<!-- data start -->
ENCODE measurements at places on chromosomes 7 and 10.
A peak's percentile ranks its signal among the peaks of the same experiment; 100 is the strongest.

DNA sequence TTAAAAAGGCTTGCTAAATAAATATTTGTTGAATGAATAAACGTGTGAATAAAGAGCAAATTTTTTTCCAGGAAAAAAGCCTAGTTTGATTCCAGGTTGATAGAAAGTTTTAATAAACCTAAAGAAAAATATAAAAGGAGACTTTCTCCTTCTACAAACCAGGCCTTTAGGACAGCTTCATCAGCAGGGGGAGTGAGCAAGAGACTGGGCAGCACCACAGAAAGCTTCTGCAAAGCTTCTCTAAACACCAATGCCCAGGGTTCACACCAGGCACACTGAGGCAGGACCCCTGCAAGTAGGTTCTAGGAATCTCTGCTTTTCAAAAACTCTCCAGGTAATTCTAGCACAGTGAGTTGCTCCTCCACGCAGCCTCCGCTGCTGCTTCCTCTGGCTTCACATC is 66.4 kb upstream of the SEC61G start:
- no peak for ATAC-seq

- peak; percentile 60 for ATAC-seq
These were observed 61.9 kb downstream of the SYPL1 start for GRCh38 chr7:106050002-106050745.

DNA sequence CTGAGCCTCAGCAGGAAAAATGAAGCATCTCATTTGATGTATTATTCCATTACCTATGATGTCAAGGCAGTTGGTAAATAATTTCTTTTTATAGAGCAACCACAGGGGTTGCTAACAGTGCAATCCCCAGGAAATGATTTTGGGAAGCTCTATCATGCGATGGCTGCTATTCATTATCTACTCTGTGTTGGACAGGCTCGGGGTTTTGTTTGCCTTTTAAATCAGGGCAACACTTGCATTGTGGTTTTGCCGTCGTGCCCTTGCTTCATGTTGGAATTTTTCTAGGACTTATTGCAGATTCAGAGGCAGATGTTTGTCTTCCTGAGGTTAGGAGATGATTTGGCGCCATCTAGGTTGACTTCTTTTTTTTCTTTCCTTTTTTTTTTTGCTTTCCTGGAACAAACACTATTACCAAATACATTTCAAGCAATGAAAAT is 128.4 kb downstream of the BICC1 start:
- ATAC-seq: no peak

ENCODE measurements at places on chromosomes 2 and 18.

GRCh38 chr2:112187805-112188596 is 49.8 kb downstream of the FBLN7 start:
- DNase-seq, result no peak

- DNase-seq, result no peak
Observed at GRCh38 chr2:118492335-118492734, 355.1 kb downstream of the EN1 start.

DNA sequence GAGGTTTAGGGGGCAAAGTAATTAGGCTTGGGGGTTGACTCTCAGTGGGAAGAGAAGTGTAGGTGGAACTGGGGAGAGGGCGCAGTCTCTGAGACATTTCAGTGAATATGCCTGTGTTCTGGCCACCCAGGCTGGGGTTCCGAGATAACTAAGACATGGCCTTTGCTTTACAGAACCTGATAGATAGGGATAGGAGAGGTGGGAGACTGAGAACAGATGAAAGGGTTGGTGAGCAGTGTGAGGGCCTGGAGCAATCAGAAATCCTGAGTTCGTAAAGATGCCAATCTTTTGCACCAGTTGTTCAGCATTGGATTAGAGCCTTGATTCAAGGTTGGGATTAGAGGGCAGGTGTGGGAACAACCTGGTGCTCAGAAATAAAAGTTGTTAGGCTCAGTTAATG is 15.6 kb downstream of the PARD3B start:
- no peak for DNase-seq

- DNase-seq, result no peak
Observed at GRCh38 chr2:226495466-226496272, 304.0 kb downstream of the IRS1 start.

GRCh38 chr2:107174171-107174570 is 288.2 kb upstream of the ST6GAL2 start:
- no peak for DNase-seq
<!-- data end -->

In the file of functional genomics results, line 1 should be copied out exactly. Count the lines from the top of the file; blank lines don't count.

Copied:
ENCODE measurements at places on chromosomes 7 and 10.